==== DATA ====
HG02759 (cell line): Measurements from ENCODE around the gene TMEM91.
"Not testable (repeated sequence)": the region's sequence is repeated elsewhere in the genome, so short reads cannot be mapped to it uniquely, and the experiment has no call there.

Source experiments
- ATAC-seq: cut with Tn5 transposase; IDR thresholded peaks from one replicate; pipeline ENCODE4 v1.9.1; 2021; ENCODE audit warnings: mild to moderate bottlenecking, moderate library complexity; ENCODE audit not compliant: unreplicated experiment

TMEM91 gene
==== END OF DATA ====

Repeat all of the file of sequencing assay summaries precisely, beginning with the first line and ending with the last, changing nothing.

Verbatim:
HG02759 (cell line): Measurements from ENCODE around the gene TMEM91.
"Not testable (repeated sequence)": the region's sequence is repeated elsewhere in the genome, so short reads cannot be mapped to it uniquely, and the experiment has no call there.

Source experiments
- ATAC-seq: cut with Tn5 transposase; IDR thresholded peaks from one replicate; pipeline ENCODE4 v1.9.1; 2021; ENCODE audit warnings: mild to moderate bottlenecking, moderate library complexity; ENCODE audit not compliant: unreplicated experiment

TMEM91 gene